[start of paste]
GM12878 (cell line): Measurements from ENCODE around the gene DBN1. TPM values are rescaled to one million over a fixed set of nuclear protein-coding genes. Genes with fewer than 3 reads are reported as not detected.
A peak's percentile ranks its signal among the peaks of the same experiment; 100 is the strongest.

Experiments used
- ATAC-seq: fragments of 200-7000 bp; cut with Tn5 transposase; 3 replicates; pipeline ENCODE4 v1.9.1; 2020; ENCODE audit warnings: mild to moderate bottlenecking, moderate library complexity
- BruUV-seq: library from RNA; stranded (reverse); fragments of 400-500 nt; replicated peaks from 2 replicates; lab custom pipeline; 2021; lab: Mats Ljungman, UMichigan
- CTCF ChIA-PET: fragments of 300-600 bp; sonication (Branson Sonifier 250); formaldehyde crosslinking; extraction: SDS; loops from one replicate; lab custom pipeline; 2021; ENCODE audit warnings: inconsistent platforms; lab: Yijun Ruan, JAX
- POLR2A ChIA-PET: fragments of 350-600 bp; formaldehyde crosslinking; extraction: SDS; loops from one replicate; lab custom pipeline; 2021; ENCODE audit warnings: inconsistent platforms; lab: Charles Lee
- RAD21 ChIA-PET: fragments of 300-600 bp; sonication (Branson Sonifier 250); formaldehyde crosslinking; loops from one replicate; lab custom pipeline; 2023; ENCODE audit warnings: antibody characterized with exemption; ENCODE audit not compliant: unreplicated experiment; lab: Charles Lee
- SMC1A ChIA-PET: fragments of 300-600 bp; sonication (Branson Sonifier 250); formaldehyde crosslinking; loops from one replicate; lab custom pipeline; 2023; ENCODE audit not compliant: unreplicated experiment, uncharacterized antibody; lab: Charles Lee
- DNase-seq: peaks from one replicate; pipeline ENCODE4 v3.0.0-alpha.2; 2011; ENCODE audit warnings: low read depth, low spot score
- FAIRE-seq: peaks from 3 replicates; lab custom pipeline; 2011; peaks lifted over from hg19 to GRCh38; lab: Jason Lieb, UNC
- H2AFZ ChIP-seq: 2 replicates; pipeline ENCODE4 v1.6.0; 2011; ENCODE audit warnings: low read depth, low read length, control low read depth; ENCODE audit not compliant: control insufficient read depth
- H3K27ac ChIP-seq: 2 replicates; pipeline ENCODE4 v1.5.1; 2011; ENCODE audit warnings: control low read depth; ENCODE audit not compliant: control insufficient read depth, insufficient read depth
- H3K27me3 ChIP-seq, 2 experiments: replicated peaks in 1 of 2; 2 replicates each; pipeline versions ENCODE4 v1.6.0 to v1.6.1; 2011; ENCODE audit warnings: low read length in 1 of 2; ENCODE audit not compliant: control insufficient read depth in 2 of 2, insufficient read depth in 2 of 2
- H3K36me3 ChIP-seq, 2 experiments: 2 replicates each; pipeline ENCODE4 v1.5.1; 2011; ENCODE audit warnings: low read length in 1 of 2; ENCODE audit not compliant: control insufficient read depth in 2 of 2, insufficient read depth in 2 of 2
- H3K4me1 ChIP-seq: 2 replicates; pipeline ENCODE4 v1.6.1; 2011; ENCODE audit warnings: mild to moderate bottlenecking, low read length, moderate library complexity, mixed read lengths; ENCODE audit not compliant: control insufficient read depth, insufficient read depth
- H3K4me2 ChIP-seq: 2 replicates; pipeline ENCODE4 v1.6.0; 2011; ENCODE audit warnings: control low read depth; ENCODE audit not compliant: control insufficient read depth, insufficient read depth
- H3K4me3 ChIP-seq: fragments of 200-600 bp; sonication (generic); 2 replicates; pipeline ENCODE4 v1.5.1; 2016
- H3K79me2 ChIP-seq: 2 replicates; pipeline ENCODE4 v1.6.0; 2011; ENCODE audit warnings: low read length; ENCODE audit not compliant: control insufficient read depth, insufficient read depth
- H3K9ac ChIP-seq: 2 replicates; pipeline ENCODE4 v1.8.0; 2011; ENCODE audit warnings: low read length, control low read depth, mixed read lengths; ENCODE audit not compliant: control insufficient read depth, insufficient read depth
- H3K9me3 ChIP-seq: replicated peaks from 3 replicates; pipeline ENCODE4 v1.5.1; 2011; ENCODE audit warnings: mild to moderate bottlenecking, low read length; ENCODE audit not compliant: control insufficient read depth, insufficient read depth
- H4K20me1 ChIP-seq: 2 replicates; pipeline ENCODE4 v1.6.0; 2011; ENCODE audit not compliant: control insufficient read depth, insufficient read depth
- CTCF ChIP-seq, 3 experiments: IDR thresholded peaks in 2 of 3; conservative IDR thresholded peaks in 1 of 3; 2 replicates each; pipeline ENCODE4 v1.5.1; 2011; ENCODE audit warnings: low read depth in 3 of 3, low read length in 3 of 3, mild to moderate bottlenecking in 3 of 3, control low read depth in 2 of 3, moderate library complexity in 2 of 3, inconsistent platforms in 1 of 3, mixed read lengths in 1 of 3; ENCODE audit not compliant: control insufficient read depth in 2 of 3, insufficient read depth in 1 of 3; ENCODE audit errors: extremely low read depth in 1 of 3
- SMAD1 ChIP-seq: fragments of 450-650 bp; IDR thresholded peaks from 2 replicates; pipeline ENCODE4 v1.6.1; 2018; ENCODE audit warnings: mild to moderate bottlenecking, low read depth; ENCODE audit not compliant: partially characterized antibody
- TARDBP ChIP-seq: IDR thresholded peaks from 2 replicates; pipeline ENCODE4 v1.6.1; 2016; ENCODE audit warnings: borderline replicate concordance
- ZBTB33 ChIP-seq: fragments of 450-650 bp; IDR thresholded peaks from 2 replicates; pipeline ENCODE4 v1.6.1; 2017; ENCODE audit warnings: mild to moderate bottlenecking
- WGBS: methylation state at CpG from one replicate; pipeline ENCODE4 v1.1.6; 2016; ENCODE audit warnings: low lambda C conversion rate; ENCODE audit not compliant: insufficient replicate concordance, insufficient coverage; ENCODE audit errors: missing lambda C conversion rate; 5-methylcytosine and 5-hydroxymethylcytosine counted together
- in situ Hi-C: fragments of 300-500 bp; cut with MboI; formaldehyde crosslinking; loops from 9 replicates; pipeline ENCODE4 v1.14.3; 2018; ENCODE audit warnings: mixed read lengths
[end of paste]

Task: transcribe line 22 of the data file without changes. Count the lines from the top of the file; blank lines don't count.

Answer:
- H4K20me1 ChIP-seq: 2 replicates; pipeline ENCODE4 v1.6.0; 2011; ENCODE audit not compliant: control insufficient read depth, insufficient read depth